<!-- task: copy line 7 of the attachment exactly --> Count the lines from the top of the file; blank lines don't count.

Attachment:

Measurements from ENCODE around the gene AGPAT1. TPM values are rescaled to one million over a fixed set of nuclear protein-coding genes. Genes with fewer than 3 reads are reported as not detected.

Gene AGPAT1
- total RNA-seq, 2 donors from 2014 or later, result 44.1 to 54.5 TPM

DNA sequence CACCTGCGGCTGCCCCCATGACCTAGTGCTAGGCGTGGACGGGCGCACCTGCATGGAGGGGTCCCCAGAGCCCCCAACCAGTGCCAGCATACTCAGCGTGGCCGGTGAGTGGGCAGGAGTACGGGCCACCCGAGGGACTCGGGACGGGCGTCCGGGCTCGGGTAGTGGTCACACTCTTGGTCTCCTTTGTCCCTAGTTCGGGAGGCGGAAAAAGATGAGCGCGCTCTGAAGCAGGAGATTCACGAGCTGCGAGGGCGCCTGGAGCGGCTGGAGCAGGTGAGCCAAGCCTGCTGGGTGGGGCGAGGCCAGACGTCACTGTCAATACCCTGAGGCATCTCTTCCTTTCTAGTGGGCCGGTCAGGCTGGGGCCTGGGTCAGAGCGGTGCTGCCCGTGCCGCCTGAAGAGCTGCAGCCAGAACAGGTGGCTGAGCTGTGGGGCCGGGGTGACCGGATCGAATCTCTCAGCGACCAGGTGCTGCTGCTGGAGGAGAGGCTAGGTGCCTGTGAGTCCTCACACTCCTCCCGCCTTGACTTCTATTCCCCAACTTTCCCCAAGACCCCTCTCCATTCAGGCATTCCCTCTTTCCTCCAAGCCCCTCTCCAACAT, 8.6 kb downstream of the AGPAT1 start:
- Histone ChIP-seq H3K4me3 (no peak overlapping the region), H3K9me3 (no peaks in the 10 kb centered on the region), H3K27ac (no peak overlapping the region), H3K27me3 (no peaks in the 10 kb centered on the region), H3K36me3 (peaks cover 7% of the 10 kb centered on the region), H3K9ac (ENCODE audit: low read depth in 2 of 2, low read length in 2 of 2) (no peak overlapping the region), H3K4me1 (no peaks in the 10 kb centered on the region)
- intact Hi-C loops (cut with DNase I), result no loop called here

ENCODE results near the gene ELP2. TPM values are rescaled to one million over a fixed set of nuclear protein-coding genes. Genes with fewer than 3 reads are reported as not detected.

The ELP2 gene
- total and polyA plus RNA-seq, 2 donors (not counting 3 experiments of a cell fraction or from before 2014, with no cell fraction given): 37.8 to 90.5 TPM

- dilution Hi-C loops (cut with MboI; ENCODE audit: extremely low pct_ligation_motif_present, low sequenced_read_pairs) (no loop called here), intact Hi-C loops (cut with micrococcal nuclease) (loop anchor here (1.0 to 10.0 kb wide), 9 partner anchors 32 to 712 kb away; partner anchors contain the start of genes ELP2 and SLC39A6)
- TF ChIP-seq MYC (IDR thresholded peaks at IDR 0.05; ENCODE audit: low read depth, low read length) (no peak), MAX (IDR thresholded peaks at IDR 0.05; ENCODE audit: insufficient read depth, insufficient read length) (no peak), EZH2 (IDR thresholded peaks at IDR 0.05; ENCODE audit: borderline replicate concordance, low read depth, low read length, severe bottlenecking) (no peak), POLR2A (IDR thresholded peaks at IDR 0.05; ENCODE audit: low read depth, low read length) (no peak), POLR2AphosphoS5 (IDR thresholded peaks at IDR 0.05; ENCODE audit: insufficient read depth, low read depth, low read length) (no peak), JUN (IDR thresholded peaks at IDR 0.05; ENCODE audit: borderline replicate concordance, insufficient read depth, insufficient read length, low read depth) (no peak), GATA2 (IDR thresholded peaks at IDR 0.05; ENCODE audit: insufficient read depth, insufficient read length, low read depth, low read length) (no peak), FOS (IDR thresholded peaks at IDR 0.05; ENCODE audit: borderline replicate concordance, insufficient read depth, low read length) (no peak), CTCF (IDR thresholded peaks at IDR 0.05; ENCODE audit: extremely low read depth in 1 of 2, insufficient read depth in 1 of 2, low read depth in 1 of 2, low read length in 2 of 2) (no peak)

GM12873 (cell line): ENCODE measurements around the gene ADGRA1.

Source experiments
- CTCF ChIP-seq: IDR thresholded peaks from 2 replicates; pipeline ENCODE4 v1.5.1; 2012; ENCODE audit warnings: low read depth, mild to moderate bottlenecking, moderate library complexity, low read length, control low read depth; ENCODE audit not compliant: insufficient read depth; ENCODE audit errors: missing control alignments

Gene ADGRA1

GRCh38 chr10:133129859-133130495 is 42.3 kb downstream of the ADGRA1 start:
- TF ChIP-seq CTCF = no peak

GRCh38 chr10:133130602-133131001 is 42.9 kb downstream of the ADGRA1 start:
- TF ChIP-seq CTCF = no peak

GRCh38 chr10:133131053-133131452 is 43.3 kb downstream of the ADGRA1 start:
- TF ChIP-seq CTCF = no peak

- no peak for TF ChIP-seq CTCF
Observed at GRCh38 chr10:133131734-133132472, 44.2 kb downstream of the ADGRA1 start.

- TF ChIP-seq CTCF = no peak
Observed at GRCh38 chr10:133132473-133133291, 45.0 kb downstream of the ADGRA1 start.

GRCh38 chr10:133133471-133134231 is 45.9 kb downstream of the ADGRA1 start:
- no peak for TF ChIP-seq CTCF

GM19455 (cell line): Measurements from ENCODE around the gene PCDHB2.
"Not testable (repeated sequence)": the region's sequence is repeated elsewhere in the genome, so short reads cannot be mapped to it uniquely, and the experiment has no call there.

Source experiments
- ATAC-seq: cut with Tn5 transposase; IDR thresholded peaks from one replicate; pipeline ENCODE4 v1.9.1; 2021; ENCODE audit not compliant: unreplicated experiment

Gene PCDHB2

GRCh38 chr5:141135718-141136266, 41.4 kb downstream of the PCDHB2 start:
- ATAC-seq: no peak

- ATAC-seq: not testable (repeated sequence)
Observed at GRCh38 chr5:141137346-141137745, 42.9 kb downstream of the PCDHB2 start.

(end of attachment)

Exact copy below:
ENCODE results near the gene ELP2. TPM values are rescaled to one million over a fixed set of nuclear protein-coding genes. Genes with fewer than 3 reads are reported as not detected.